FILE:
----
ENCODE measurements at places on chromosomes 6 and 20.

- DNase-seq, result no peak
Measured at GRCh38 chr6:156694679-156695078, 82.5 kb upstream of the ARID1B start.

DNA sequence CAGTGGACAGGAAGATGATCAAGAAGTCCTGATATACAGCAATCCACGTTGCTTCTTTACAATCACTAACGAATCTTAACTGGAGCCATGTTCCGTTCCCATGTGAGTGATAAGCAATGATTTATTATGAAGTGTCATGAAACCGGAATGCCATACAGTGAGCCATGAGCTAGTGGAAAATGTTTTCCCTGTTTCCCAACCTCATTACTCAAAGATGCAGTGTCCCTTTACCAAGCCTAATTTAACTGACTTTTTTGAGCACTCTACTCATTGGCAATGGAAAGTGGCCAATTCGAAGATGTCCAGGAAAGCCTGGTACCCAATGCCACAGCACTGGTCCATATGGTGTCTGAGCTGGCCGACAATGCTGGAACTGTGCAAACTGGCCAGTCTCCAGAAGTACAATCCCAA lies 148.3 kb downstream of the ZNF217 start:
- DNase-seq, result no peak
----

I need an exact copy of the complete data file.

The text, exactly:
ENCODE measurements at places on chromosomes 6 and 20.

- DNase-seq, result no peak
Measured at GRCh38 chr6:156694679-156695078, 82.5 kb upstream of the ARID1B start.

DNA sequence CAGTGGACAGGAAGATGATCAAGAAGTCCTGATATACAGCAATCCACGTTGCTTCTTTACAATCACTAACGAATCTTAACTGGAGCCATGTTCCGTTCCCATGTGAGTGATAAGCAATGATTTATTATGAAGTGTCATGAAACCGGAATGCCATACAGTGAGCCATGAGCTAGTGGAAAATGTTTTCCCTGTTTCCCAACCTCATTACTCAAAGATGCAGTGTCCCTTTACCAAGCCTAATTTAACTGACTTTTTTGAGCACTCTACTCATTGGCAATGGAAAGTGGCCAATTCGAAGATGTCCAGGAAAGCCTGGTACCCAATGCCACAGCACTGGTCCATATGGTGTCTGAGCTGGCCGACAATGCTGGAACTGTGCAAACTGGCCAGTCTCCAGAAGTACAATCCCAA lies 148.3 kb downstream of the ZNF217 start:
- DNase-seq, result no peak